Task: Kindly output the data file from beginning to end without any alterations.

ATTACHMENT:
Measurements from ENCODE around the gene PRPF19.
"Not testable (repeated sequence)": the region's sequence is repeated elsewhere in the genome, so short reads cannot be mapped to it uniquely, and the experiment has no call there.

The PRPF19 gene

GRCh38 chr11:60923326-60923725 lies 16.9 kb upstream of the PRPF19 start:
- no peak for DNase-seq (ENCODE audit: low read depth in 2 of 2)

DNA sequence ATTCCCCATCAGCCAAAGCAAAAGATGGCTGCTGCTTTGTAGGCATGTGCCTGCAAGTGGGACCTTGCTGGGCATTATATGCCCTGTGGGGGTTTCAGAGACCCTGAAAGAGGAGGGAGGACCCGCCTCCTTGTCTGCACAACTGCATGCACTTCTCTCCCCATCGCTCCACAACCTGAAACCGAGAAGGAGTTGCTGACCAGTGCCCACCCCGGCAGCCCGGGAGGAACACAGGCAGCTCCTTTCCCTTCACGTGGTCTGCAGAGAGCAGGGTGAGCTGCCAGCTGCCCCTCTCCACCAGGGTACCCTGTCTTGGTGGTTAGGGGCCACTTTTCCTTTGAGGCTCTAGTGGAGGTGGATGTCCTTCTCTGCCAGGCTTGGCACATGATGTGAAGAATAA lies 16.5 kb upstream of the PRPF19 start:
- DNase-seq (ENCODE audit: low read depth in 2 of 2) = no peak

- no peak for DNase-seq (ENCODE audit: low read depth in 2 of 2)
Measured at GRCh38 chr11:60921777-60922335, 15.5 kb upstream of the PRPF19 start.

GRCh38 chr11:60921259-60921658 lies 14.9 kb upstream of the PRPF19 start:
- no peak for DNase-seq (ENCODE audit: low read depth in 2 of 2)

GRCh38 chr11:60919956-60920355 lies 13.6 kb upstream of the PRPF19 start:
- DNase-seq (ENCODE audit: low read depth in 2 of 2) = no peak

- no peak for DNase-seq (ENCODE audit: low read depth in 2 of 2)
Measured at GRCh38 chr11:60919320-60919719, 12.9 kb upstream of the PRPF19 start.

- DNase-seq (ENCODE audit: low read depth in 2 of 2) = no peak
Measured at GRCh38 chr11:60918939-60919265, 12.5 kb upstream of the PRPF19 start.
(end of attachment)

Measurements from ENCODE around the gene PRPF19.
"Not testable (repeated sequence)": the region's sequence is repeated elsewhere in the genome, so short reads cannot be mapped to it uniquely, and the experiment has no call there.

The PRPF19 gene

GRCh38 chr11:60923326-60923725 lies 16.9 kb upstream of the PRPF19 start:
- no peak for DNase-seq (ENCODE audit: low read depth in 2 of 2)

DNA sequence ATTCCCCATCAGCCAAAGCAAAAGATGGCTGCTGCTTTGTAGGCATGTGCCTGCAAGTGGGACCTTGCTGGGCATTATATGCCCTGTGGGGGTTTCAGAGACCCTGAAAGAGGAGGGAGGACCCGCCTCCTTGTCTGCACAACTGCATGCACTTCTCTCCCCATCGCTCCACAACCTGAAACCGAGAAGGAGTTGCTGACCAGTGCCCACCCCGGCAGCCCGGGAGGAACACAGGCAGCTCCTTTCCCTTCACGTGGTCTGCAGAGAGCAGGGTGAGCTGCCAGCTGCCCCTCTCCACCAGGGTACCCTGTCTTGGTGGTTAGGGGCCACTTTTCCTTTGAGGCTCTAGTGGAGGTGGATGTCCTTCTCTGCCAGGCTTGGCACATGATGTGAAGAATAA lies 16.5 kb upstream of the PRPF19 start:
- DNase-seq (ENCODE audit: low read depth in 2 of 2) = no peak

- no peak for DNase-seq (ENCODE audit: low read depth in 2 of 2)
Measured at GRCh38 chr11:60921777-60922335, 15.5 kb upstream of the PRPF19 start.

GRCh38 chr11:60921259-60921658 lies 14.9 kb upstream of the PRPF19 start:
- no peak for DNase-seq (ENCODE audit: low read depth in 2 of 2)

GRCh38 chr11:60919956-60920355 lies 13.6 kb upstream of the PRPF19 start:
- DNase-seq (ENCODE audit: low read depth in 2 of 2) = no peak

- no peak for DNase-seq (ENCODE audit: low read depth in 2 of 2)
Measured at GRCh38 chr11:60919320-60919719, 12.9 kb upstream of the PRPF19 start.

- DNase-seq (ENCODE audit: low read depth in 2 of 2) = no peak
Measured at GRCh38 chr11:60918939-60919265, 12.5 kb upstream of the PRPF19 start.